Is Evangelism Orthodox?
I have been reading quite a bit lately, in several Orthodox periodicals and books, about evangelism. I have been Orthodox all my life and have always thought that “evangelist,” “evangelism,” etc. were Protestant terms. Why is the Orthodox Church in this country using these terms all of a sudden?
The words evangelist and evangelism come from the Greek word for “Gospel,” eu-aggelion (Eu: “well” and aggello: “to announce”) which means, “good news.” The word evangelist is used many times in the Bible, in both the Old and New Testaments.
An evangelist is one who proclaims the Good News of Christ’s coming to earth and reconciling us to the Father through His life, death and resurrection. (The word “angel” also comes from the same root. Angel means “one who announces.”) As such, evangelist is an Orthodox word, and it can be said the Protestants borrowed it from us! Sometimes, because of well-publicized scandals connected to men who call themselves evangelists, we might wish to disassociate ourselves from this word. These men have indeed proven themselves to be false evangelists. However, we must not forget that in many of our traditional languages within the Orthodox Church (Greek, Slavonic, etc.), the word for Gospel is something close to “evangel.” As such, we should not be ashamed of the word, or hesitant to use it, but instead become diligent in our reclaiming of it in its full and true meaning!
As baptized Orthodox Christians, all of us are called to be evangelists, in the sense that we are called to bear witness to the fullness of the Gospel, the Good News of Christ (which is the treasure of the Orthodox Church alone) and proclaim it to those who would hear it. Orthodox history is full of men and women who were evangelists, starting with Sts. Matthew, Mark, Luke and John. St. Mary Magdalene (sometimes called the Apostle to the Apostles) was the first to proclaim the Good News of the resurrection of Christ to the world; in turn St. Paul and the other Apostles traveled throughout much of the known world announcing the resurrection. Sts. Cyril and Methodios evangelized the Slavic peoples; Sts. Herman, Juvenaly and Innocent first proclaimed the Gospel on the North American continent. St. Alexis Toth’s evangelical work brought many Eastern-Rite Roman Catholics (Uniates) back to the Orthodox Church at the turn of this century. Currently, there is Orthodox mission work going on in Africa, Asia, Central America, Mexico, as well as in the United States and Canada. We are also finding that many of the countries that were traditionally Orthodox are having to be re-evangelized, to some degree, since the fall of the Iron Curtain.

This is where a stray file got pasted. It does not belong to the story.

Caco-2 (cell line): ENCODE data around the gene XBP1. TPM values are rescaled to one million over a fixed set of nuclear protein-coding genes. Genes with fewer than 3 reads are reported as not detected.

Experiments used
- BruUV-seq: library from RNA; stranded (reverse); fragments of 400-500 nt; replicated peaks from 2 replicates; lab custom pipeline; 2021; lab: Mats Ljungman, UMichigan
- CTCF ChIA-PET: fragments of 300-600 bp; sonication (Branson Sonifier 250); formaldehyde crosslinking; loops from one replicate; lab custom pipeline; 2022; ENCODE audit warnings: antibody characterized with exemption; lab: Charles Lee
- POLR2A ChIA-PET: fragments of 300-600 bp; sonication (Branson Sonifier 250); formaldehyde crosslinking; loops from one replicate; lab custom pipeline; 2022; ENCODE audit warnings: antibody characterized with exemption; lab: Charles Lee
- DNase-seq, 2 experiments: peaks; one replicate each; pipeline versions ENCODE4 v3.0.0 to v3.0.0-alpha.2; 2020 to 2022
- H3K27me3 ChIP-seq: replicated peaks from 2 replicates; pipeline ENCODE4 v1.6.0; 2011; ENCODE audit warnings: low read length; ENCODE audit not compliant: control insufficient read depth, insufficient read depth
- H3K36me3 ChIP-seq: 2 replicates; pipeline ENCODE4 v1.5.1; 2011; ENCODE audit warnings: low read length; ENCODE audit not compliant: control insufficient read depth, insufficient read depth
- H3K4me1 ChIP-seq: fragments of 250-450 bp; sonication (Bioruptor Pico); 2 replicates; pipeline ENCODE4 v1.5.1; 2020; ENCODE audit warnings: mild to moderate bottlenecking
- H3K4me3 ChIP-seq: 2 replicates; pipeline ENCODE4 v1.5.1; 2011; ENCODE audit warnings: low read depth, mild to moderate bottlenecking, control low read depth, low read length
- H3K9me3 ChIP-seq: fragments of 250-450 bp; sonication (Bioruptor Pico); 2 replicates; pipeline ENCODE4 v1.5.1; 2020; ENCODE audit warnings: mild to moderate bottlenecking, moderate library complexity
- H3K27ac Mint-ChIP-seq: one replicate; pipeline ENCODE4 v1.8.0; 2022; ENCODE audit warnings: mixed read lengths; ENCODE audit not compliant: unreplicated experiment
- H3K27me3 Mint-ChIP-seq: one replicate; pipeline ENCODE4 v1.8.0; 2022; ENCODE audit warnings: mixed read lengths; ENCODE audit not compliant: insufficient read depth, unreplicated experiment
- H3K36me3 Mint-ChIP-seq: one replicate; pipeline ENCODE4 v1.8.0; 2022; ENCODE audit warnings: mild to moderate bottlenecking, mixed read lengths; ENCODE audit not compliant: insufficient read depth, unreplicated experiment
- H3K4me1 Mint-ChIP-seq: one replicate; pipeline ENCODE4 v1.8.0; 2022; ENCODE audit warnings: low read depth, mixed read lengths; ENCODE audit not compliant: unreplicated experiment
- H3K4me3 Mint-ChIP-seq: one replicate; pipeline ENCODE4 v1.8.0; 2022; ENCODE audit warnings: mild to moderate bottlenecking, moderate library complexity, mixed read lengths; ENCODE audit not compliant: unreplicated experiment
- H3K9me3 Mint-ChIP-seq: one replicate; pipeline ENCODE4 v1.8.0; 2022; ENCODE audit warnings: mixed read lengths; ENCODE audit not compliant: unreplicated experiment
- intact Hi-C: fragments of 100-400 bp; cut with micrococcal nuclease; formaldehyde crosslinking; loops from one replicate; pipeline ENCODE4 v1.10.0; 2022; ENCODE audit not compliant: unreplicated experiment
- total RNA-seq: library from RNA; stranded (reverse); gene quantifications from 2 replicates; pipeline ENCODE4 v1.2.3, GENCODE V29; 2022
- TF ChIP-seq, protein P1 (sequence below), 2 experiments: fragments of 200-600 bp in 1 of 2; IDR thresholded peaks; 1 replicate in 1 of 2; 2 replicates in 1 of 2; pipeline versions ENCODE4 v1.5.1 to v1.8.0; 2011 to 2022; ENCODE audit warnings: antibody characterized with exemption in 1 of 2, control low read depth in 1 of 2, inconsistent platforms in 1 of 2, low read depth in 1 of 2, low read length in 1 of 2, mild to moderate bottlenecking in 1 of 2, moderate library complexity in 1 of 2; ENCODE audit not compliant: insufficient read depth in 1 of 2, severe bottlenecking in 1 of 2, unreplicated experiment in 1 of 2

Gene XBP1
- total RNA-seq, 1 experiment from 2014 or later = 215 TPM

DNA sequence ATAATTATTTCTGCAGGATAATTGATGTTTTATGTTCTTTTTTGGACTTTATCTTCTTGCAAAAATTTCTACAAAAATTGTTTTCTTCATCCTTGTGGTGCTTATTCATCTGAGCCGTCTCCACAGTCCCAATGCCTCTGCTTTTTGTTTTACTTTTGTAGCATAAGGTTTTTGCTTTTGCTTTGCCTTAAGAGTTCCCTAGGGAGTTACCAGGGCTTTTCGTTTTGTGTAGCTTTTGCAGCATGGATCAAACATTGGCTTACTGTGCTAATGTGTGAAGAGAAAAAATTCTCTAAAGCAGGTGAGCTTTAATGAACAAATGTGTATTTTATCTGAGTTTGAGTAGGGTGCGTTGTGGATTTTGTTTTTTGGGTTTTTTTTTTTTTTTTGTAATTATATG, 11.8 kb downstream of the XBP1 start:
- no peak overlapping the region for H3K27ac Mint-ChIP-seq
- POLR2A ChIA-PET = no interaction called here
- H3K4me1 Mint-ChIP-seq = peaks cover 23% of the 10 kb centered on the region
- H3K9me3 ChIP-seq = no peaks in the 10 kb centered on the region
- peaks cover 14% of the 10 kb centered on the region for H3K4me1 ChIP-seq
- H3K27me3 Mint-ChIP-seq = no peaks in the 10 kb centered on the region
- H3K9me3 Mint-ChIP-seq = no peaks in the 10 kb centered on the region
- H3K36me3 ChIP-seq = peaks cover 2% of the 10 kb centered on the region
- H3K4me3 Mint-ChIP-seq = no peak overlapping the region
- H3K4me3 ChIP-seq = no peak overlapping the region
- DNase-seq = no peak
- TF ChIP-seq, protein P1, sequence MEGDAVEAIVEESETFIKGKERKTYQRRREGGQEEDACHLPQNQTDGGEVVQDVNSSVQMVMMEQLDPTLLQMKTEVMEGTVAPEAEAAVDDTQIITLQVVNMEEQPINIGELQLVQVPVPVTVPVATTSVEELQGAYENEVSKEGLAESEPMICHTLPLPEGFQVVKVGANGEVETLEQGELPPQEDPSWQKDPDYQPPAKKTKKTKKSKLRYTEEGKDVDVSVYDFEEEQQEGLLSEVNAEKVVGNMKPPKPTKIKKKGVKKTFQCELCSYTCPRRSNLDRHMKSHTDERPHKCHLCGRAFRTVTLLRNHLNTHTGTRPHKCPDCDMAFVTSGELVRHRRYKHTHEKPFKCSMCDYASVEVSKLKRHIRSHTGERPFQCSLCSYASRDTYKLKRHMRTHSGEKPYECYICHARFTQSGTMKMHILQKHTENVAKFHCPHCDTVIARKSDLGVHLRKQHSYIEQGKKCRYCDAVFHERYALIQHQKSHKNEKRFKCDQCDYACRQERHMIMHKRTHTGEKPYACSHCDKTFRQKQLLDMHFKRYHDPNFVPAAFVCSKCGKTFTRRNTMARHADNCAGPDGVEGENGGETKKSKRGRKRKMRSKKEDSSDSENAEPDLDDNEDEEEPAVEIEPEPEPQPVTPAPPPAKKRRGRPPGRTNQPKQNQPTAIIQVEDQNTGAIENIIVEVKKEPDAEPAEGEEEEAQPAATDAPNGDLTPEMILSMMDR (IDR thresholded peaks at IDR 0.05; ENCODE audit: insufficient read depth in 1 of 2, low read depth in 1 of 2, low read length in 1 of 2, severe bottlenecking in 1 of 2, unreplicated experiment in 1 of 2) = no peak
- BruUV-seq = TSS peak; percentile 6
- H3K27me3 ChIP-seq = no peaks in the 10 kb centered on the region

For many Orthodox in North America, however, evangelism might very well be a new concept. In the past (in some cases, the present) many of our communities were more concerned about maintaining various ethnic identities rather than actively evangelizing. The thought of bringing in “outsiders” was not a priority. It was even discouraged in some places. Some even had/have the notion that the Americans had/have their own churches to go to (i.e. any non-Orthodox church), that they should leave the Orthodox Church to “our kind.” Tragically, the result has been that many of our once large communities in this country have dwindled down to a few aged souls. In my own home parish, for example, the membership has dropped from a couple of hundred people in the 1950’s to about 25 in 1998. The parish has lost at least one whole generation of “its own” to non-Orthodox churches due, in part, to its attachment to ethnicisms and family feuds that their children found to be quaint but actually became anachronistic barriers to their learning about the Faith.
Yet these very people are still resistant to opening the doors to any one other than “our kind,” while bemoaning the fact that their children and grandchildren are not Orthodox and that the parish might very well close after their deaths. On a positive note: we are seeing a number of new Orthodox parishes being formed throughout the South and in other parts of the country. Many of the older, large churches have opened their doors and are now filled with people, laity and clergy alike, who are coming to Orthodoxy in droves, from different religious and ethnic backgrounds. This is due to the calling of the Holy Spirit. Over the past twenty or thirty years, visionaries such as Frs. Alexander Schmemann, John Meyendorff and Archbishop Dmitri, among many, many others, have called the Orthodox Church in this country to rouse itself out of its apparent slumber and begin to rediscover and follow the example of the great evangelists and missionaries of the Church. They have held up, like a beacon, the work begun here by the likes of Sts. Herman, Innocent and Tikhon, which is to preach the Gospel of Christ to the inhabitants of this land. In recent times we seem to be witnessing an astounding fruition of this work. Individuals as well as whole congregations of non-Orthodox people are converting to Orthodoxy; people who have left the Orthodox Church are returning; “cradle Orthodox” are thrilled to learn “new things” about the Church of their ancestors; and Orthodoxy is finally becoming a Church that is being recognized by the American public.
Let us give thanks to God for all the wonderful things He is doing in our midst and ask Him that we may be accounted worthy of being good and diligent evangelists to those who are seeking the Truth of Orthodoxy.
Sunday, September 9, 2001 The Dawn: Evangelism
Page: 1 (c) Copyright 2000 OCA Diocese of the South.
Article graphics and editing: Tony Hatzidakis